Nevada features some of the highest-profile and expensive political races in the country. But Nevadans won’t get to see many debates. There’s a reason for that. Jacky Rosen, Steve Sisolak and Susie Lee keep dodging them.
That’s ironic because, after the primary, all three of those campaigns issued debate challenges to their Republican opponents.
In June, Rep. Rosen wanted “three televised debates with Nevada media outlets after Labor Day” with her Republican opponent, U.S. Sen. Dean Heller. Sisolak proposed three debates for the governor’s race. Lee wanted two television debates against Danny Tarkanian in the race for Nevada’s 3rd Congressional District.
Then something funny happened. Republicans accepted debate invitations from media organizations, and their once-bold Democrat opponents refused to participate. In August, Heller announced he had accepted a Reno debate on Oct. 8 and a Las Vegas debate for mid-October. Oct. 8 was last week, but there wasn’t a debate. Rosen refused to show up. The only Senate debate voters will see is scheduled for Friday on Channel 8. Rosen flip-flopped.
But at least there will be a Senate debate. That’s not the case in the gubernatorial race, pending something unforeseen. In August, Republican Adam Laxalt agreed to an Oct. 15 debate airing statewide and hosted by the Review-Journal and Channel 3 in Las Vegas. The moderators also would have included a representative from Telemundo.
You would have thought Sisolak would have quickly said yes and then repeated his call for two more debates. Instead, Sisolak waited until early October to decline the invitation and countered with a proposal for a debate hosted by Channel 8 in Las Vegas. Another flip-flop.
Tarkanian wasn’t satisfied with two debates. He proposed doing three debates and three town halls. Lee, however, agreed to only one debate. Channel 8 hosted a tape-delayed event aired over two weekends in September. Lee has refused to do more, so Tarkanian took the debate to her — literally. Last week, he plopped down two podiums in front of her campaign office and took questions from the small crowd. That was a clever way to highlight Lee’s flip-flop.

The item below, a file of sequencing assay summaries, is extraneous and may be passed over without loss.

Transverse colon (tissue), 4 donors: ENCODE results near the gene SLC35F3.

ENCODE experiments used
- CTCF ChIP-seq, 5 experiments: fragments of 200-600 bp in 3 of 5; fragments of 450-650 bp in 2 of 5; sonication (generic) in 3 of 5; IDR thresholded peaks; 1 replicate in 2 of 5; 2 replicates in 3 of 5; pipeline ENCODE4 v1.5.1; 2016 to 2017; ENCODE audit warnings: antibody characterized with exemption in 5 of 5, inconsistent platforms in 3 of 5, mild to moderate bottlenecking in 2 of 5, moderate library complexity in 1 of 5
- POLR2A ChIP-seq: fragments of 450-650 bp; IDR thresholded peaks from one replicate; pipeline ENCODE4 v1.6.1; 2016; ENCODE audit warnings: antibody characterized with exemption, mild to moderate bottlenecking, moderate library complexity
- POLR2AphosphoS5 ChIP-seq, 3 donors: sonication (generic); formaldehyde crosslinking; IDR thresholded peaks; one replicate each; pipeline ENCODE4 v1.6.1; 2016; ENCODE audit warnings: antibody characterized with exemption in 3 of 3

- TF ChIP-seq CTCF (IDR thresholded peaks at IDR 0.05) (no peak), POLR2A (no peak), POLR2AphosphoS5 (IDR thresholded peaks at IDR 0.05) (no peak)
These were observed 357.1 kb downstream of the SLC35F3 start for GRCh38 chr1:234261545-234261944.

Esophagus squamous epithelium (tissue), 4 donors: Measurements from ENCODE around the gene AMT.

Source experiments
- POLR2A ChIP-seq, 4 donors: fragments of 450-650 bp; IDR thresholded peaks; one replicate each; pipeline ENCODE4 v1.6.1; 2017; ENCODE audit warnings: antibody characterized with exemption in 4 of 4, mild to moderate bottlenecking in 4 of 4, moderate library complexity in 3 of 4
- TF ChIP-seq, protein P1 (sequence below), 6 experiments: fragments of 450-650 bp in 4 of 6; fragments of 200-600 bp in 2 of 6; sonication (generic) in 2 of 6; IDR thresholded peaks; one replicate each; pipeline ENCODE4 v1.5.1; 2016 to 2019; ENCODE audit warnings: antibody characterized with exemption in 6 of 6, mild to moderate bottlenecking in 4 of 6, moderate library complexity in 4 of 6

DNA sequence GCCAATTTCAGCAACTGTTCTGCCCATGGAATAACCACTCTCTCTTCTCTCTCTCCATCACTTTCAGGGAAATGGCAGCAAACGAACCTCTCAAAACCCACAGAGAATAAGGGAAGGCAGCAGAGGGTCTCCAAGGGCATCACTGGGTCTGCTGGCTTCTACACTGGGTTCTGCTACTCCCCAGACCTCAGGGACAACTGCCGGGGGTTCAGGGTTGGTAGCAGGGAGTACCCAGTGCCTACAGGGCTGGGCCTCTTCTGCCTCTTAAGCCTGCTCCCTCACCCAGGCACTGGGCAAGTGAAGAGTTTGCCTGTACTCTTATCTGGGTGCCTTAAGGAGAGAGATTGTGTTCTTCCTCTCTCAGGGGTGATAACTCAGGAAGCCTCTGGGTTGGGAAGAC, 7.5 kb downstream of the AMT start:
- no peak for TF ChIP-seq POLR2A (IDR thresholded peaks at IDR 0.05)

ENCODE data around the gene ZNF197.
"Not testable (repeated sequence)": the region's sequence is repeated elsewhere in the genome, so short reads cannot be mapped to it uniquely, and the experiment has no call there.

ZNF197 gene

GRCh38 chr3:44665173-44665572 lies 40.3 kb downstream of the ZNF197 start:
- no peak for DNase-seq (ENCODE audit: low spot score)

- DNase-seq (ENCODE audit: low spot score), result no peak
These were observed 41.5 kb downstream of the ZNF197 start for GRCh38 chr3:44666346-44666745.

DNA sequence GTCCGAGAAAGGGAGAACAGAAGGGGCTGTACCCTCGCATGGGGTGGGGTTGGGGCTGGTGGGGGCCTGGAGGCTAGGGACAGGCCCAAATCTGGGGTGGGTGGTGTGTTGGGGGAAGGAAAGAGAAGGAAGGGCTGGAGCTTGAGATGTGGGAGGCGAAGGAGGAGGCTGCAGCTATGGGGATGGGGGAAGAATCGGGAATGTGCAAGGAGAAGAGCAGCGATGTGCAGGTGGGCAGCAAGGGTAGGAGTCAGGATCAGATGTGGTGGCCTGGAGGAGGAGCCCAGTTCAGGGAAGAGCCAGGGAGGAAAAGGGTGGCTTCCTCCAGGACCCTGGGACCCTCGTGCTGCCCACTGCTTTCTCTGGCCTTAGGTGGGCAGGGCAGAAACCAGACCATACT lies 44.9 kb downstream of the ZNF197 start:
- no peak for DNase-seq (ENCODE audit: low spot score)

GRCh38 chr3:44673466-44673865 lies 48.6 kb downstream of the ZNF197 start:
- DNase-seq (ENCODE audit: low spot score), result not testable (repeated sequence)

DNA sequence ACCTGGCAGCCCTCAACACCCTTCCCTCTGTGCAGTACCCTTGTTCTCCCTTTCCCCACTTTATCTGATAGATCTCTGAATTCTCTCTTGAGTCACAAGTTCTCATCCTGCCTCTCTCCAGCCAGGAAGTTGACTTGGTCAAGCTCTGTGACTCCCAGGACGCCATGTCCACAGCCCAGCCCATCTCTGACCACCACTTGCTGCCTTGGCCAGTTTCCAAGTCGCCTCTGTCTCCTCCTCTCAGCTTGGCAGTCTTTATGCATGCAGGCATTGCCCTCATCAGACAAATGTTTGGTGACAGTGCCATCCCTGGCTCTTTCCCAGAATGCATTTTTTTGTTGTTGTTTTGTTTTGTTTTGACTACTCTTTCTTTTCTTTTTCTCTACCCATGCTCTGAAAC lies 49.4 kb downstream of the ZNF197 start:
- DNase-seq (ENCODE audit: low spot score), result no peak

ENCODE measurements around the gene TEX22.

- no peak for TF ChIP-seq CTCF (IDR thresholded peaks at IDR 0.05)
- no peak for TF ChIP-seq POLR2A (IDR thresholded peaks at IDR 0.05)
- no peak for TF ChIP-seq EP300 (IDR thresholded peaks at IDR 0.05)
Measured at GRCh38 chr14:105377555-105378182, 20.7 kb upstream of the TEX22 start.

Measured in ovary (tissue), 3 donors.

Democrats have offered a variety of excuses for skipping out of the very debates they once demanded. Rosen didn’t want to do the Reno debate because the company that owns the TV station made a donation to Heller. Sisolak cited the “continued skewed coverage of our campaign from the Review-Journal’s editorial page.”
That’s quite the claim coming from a campaign that used private security to keep me out of one of its press events and won’t return calls seeking comment.
Sounds as if what they’re really afraid of is being asked tough questions, such as why Rosen supports sanctuary cities and voted against the Born-Alive Abortion Survivors Protection Act. For his part, Sisolak won’t say if he’ll sign a bill overturning right-to-work or how many guns he wants to ban.
Contrast that with the actions of Republican candidates, who’ve agreed to debates on Channel 8. Those debates are co-moderated by Steve Sebelius. He does a good job. He’s also a well-known liberal, once penning a left-leaning column for the Review-Journal.
Four months after demanding numerous debates, Democrats now refuse to participate without the security blanket of a moderator who they know agrees with them.
Victor Joecks’ column appears in the Opinion section each Sunday, Wednesday and Friday. Listen to him discuss his columns each Monday at 9 a.m. with Kevin Wall on 790 Talk Now. Contact him at email@example.com or 702-383-4698. Follow @victorjoecks on Twitter.